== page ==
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Multi-disk shell and wad
6161482 Multi-disk shell and wad
Patent Drawings:Drawing: 6161482-10    Drawing: 6161482-2    Drawing: 6161482-3    Drawing: 6161482-4    Drawing: 6161482-5    Drawing: 6161482-6    Drawing: 6161482-7    Drawing: 6161482-8    Drawing: 6161482-9    
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Inventor: Clark
Date Issued: December 19, 2000
Application: 09/135,697
Filed: August 18, 1998
Inventors: Clark; George D. (Kingman, AZ)
Assignee:
Primary Examiner: Carone; Michael J.
Assistant Examiner: Nguyen; Son T.
Attorney Or Agent: The Halvorson Law Firm, P.C.
U.S. Class: 102/449; 102/451; 102/464; 102/532
Field Of Search: 102/451; 102/453; 102/450; 102/461; 102/532; 102/455; 102/449
International Class:
U.S Patent Documents: 341586; 1244046; 1872102; 3053185; 3191534; 3285174; 3402664; 3626854; 3662683; 3721194; 3730095; 3750579; 3762329; 3796157; 3812784; 3951040; 4151799; 4162645; 4290365; 4587905; 4829904; 4913054; 5429054; 5648637
Foreign Patent Documents: 1548296; 2372411; 1172577; 645353; 683690
Other References:









Abstract: The present invention is a multidisk shell and wad for use in a multidisk shell. The wad consists of a wad base, a cushioning section attached at a first end to a top section of the wad base, and at least three alignment arms attached to a second end of the cushioning section. The cushioning section is interposed between the projectile mass and the wad base. The preferred cushioning section comprises a hollow outer cylinder and at least one inner cylinder of polymeric plastic material. Thus, there are at least two concentric cylinders providing the cushioning between the disks and the expanding propellant charge. These at least two concentric cylinders and are attached at first ends to the top side of the wad base. The wad has at least three spatially separated alignment arms having proximal ends and distal ends for maintaining the alignment of projectiles as they travel through the gun barrel. The maintenance of projectile alignment is helpful in reducing the scatter of the projectiles after they exit the gun. The at least three alignment arms are typically attached at the proximal ends to a second end of the cushioning section. The geometry of the at least three alignment arms is useful in the maintenance of the alignment of the projectile under acceleration. A preferred embodiment is a totally symmetrical configuration. Thus when the wad contains three alignment arms the arms are spaced at regular intervals of 120 degrees; four alignment arms are separated by 90 degrees; etc.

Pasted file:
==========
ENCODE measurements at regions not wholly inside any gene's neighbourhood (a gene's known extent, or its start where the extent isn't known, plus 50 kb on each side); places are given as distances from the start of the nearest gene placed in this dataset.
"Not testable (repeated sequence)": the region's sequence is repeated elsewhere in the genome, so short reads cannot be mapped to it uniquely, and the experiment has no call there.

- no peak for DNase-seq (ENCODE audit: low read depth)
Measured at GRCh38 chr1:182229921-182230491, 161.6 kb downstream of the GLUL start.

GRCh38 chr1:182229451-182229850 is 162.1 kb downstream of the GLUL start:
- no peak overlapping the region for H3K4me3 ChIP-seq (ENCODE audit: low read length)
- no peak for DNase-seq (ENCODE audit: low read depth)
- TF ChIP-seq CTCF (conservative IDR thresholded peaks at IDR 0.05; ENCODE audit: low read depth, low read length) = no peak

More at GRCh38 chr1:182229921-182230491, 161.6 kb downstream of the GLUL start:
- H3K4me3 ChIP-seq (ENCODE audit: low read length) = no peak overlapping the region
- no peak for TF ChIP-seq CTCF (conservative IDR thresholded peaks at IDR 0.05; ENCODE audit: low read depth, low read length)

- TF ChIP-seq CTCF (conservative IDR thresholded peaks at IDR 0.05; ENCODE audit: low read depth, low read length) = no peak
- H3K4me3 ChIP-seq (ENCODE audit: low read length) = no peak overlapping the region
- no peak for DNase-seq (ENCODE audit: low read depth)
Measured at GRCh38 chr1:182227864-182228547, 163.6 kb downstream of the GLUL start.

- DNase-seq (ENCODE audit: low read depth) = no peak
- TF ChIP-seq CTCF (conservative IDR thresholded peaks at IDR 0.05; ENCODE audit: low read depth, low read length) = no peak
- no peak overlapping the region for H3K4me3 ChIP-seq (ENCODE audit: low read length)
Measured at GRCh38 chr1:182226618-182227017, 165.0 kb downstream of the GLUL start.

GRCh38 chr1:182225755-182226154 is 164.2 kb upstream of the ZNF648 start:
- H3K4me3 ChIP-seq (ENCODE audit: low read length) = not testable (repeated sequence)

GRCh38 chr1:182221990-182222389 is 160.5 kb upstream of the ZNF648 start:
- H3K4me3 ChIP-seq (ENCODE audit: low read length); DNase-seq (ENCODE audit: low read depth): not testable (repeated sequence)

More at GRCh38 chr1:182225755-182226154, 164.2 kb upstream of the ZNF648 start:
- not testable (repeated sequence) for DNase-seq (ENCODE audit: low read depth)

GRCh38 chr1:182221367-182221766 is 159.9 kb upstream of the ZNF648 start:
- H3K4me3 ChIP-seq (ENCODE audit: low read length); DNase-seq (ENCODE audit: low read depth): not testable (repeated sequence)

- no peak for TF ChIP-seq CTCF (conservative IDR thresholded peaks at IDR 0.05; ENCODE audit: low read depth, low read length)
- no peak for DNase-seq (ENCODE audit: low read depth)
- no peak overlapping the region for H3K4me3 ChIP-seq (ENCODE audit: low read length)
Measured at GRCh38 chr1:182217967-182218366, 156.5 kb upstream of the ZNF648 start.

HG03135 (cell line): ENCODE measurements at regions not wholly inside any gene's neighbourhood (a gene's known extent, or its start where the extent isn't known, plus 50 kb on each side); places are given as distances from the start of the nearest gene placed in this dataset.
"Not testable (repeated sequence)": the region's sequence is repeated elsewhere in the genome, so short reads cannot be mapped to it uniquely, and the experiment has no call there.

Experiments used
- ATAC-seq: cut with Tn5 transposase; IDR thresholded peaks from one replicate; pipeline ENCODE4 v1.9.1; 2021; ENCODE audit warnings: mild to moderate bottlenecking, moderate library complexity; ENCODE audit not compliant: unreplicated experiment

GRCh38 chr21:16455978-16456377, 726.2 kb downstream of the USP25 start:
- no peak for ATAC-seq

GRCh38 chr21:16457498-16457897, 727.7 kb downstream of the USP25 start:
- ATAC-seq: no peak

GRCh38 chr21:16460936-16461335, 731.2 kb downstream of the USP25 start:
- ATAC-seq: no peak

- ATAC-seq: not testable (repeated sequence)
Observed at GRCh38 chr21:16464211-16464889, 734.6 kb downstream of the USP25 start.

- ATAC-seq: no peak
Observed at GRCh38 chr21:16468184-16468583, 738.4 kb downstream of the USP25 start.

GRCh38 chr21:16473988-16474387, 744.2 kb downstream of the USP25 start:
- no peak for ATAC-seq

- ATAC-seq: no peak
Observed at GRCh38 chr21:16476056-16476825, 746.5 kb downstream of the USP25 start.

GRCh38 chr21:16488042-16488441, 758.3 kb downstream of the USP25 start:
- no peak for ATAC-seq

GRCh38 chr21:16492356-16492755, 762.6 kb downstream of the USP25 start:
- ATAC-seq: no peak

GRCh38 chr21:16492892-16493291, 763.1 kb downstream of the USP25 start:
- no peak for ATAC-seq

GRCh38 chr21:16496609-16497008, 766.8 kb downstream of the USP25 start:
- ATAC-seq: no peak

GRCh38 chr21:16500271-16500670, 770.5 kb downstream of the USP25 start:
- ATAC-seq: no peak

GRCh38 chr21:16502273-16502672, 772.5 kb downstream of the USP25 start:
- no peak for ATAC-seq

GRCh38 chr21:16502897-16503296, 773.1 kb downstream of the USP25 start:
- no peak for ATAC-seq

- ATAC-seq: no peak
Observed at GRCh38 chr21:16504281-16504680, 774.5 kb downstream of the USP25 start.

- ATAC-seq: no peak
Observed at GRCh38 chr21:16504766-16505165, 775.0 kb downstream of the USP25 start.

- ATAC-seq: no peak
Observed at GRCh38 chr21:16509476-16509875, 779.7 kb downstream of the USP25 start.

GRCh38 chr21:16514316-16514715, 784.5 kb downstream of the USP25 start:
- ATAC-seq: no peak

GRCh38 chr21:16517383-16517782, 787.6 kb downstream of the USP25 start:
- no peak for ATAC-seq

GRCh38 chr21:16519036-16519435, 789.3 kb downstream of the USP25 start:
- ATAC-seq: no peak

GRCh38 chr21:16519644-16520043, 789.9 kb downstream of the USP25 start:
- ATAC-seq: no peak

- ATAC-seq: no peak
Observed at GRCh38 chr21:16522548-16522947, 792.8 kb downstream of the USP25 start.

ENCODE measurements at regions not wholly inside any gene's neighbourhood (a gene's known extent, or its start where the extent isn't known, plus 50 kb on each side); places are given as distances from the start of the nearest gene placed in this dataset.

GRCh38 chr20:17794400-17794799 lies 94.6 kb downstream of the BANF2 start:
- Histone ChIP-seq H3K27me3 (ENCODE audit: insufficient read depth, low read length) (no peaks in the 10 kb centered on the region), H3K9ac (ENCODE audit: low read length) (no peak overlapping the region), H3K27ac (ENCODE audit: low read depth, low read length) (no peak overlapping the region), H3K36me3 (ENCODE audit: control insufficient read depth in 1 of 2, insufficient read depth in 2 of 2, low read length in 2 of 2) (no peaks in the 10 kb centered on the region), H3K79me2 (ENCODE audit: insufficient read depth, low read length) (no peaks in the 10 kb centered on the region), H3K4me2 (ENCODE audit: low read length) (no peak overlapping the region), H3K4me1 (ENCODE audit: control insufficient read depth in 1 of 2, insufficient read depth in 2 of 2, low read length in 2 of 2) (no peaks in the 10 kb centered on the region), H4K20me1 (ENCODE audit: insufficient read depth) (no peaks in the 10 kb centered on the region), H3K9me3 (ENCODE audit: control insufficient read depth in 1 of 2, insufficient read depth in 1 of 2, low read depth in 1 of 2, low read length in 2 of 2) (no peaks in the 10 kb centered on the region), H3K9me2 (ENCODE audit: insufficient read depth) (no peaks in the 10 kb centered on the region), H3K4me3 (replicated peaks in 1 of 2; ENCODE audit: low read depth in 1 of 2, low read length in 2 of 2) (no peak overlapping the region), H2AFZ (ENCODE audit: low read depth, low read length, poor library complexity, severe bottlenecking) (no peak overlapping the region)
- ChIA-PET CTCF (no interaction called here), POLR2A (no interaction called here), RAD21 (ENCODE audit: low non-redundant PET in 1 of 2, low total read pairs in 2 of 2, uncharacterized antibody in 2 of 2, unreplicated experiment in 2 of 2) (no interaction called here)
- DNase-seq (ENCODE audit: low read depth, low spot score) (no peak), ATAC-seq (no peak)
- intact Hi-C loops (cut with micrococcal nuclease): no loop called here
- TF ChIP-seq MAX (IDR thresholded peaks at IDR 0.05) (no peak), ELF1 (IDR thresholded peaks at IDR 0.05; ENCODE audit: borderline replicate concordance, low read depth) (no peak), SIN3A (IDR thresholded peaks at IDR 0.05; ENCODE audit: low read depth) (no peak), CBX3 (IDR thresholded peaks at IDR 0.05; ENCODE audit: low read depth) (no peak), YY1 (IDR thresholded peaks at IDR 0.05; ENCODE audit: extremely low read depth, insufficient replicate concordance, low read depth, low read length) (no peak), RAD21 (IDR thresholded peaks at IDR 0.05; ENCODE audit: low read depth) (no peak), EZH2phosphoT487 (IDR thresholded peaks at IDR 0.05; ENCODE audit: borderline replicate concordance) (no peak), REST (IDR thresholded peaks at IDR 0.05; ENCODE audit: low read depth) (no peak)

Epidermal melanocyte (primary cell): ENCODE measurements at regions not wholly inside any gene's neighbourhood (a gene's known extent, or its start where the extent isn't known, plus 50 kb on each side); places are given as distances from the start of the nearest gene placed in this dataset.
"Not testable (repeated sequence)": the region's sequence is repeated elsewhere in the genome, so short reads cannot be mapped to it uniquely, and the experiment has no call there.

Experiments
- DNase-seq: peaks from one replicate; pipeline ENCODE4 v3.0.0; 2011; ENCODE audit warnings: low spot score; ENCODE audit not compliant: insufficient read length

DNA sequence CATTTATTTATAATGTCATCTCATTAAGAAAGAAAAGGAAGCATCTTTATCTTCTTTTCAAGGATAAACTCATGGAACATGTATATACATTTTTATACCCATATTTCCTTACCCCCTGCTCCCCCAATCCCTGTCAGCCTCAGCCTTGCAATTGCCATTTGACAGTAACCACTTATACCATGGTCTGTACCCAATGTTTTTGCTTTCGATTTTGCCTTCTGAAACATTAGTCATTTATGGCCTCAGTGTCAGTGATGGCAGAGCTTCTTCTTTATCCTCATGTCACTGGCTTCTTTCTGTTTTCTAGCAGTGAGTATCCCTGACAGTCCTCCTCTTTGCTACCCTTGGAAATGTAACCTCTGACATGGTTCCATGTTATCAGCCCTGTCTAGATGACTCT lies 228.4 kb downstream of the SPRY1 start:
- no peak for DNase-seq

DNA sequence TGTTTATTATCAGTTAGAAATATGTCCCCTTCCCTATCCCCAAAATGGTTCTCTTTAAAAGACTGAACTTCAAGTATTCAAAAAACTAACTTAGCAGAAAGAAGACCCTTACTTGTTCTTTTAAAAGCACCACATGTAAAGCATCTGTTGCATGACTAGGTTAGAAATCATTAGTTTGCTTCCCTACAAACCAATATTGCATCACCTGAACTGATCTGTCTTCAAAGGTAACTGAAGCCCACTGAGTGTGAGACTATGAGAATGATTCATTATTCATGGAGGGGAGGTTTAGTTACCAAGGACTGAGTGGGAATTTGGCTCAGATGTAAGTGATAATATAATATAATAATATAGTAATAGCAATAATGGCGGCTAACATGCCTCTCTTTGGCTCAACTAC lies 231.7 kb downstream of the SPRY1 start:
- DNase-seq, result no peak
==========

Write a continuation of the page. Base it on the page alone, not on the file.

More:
Claim: What is claimed is:

1. A wad structure comprising

a. a wad base;

b. a cushioning section with an outer diameter attached to the wad base; and

c. at least three spatially separated alignment arms attached to the cushioning section, said alignment arms having a significant spacing between each arm,

wherein the wad base further comprises a powder cup and a burn through plug placed in the powder cup.

2. The wad structure of claim 1 wherein the wad base has an outer diameter greater than the outer diameter of the cushioning section.

3. The wad structure of claim 2 wherein the cushioning section further comprises:

c. at least two axially aligned hollow cylinders, an inner cylinder and an outer cylinder, attached to the wad base at proximate ends; and

d. at least one alignment segment connecting the outer cylinder of the at least two axially aligned cylinders to the inner cylinder of the at least two axially aligned hollow cylinders.